In the vast landscape of the internet, often
the sites that command the most time and
interest are those that are the very least
useful in real life ( icanhascheezburger.com,
and Farmville on Facebook come immediately to mind). Occasionally you find a nice mix
of fun and function; the Pedalboard Planner
is almost one of these.
The Pedalboard Planner was originally developed to experiment with a new type of HTML
code (HTML 5’s Canvas element). It now has 48
pedal companies on board (at press time) with
over 500 pedals to plan your dream board.
This is the image you can export when your pedalboard is
finished. We call this the Review Board—we threw caution
(and rationale) to the wind and packed it with pedals we’ve
reviewed in the magazine
To start, you choose the size of pedalboard
you want to use. The Pedalboard Planner
makes no bones about being sponsored by
Pedaltrain, so your pedalboard options are five
of Pedaltrain’s models. Then, you add pedals
one by one, configuring where you want them
to be, and their order on the board. You can
even rotate the pedals. When you are finished,
you can download a photo of your board (see
our example above) or export it as a text signal chain that looks something like this:
real-life boards. Electro-Harmonix and Ibanez
were both M.I.A., and offerings from large
companies like Dunlop and Visual Sound
were slim. There are a lot of boutique companies represented, though with 2000+ of them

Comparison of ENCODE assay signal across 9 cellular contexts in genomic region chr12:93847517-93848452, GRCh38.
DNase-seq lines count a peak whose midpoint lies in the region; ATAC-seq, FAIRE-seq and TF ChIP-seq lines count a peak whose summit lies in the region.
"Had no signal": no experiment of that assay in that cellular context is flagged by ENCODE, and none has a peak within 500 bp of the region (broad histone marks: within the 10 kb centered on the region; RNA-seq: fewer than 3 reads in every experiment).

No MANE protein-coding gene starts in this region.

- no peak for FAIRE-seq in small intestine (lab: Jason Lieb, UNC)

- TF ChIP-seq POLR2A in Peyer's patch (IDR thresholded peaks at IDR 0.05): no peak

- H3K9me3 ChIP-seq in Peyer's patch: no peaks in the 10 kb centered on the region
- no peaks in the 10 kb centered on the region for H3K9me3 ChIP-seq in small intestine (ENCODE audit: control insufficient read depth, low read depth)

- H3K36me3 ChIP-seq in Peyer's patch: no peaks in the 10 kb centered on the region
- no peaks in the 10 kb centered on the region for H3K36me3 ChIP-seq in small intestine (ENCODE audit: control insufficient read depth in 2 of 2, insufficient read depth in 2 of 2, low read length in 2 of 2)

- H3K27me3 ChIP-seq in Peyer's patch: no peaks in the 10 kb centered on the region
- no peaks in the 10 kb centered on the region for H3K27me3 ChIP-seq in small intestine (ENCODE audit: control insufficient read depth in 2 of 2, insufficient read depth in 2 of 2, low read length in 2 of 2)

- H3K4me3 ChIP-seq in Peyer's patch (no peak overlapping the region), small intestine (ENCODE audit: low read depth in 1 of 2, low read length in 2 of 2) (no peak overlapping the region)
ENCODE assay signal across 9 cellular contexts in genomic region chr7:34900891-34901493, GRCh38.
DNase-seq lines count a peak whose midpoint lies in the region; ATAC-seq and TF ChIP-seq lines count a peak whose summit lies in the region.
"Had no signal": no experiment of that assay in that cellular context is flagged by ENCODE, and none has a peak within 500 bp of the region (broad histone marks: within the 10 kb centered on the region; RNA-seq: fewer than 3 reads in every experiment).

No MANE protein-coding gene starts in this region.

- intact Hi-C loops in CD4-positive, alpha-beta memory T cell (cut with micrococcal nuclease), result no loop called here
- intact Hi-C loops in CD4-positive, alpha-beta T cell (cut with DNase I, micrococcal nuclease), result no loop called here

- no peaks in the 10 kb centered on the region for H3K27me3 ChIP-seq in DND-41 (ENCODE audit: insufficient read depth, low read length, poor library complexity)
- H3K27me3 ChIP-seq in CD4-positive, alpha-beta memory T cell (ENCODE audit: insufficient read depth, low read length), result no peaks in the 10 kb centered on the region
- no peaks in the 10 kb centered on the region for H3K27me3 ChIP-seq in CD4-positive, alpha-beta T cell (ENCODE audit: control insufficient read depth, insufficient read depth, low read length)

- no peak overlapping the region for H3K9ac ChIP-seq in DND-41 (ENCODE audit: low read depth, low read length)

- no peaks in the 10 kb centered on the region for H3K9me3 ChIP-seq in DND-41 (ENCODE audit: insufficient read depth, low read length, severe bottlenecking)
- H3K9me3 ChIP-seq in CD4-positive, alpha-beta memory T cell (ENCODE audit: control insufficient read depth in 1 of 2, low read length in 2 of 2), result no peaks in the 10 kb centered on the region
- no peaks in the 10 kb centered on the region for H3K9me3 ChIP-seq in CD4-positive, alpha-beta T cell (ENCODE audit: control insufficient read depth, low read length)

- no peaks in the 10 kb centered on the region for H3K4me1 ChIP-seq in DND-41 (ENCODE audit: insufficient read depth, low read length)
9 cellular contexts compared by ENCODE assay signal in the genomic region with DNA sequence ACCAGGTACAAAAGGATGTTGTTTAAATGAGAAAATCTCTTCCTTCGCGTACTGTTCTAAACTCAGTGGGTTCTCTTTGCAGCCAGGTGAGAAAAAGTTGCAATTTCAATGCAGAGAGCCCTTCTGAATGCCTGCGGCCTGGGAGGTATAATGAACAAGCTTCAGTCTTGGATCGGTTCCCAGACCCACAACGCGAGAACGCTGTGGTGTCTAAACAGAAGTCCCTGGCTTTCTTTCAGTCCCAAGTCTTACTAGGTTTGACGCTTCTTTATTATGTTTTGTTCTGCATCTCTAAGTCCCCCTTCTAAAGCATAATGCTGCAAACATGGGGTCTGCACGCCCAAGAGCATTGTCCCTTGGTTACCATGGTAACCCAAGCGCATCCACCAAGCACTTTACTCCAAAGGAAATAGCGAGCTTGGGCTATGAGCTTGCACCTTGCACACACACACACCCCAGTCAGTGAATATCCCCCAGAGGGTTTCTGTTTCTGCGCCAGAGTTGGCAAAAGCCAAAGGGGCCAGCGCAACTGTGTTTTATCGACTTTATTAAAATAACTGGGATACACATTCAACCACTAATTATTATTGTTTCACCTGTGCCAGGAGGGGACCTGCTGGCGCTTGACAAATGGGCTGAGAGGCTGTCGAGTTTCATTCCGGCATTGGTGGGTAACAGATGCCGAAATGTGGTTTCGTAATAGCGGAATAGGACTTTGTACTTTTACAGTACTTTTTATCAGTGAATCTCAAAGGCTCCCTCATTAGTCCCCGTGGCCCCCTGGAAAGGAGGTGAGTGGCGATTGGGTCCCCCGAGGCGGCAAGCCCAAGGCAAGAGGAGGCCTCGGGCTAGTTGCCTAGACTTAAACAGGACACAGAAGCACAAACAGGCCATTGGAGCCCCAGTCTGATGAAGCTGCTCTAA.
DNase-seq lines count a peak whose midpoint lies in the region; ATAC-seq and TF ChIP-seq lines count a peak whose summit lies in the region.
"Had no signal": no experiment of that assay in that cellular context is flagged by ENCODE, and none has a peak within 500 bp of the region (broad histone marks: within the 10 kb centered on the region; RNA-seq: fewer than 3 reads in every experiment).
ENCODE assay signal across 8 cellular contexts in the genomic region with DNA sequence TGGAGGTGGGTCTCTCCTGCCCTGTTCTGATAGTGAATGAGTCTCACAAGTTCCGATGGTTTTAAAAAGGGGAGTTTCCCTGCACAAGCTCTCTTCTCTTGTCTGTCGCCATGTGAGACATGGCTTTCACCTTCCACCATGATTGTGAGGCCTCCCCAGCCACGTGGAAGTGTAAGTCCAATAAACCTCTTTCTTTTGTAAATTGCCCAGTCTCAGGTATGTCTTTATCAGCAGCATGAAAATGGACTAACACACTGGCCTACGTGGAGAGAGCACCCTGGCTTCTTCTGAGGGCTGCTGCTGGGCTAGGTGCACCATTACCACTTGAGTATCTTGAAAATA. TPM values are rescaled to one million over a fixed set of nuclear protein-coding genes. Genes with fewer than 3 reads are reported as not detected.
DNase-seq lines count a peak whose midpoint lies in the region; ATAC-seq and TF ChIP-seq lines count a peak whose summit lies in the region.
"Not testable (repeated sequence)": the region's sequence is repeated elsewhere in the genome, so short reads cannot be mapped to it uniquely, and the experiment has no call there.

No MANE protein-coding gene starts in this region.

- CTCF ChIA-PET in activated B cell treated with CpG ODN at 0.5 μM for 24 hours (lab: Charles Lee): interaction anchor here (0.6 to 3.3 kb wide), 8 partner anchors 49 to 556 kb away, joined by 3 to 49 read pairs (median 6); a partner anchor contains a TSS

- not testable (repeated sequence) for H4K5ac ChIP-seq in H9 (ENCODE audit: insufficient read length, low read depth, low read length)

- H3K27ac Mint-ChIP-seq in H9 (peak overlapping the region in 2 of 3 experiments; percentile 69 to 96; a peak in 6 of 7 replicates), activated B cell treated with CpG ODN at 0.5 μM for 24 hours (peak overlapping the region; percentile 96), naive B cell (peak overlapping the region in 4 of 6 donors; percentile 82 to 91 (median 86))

out there we felt a lot were missing—Barber
and Lovepedal being two notable omissions.
We’d also love to see a section of vintage
classics, if for no other reason than to dream.
that they’re listening and reacting to users’
requests through the site’s blog, Facebook
and Twitter pages. If you want something,
they’re going to go out and try to get it.
We’ll be watching the progression of the
site—it could go from fun diversion to rig-planning standby right before our eyes.
The site is still in progress and new companies are being added every day. This doesn’t
take away from the fun of the site, but it
does eat into the usefulness a bit. The great
thing about this stage of the site, however, is
Guitar --> TU- 2 Tuner --> Cry Baby --> Amp
The site is really fun to play around with, and
you can use it to create your “if money were
no issue” board, or to seriously plan a new or
reorganized setup. Also on the site are tips
for pedal order and using multi-effects, along
with a couple of pedal reviews.
Sounds great, right? Here’s where the almost
comes in. Though 48 pedal companies is a
lot, there are some major names missing that
kept us from being able to truly plan our
New to Twitter in October was the Twitter list. In short, Twitter lists allow Twitter users to
create and/or follow lists of people, allowing them to organize the feeds they’re seeing.
We’ve created a “Guitar Industry” list that you can follow to see updates from gear manufacturers on Twitter. Manufacturers often post early photos of prototypes, ask for feedback
and give advanced looks into who’s using their gear. Our list will cover every manufacturer
we know of on Twitter, and we’ll be constantly updating it when new gear companies join.
Follow PG at twitter.com/premierguitar and check our new guitar industry list: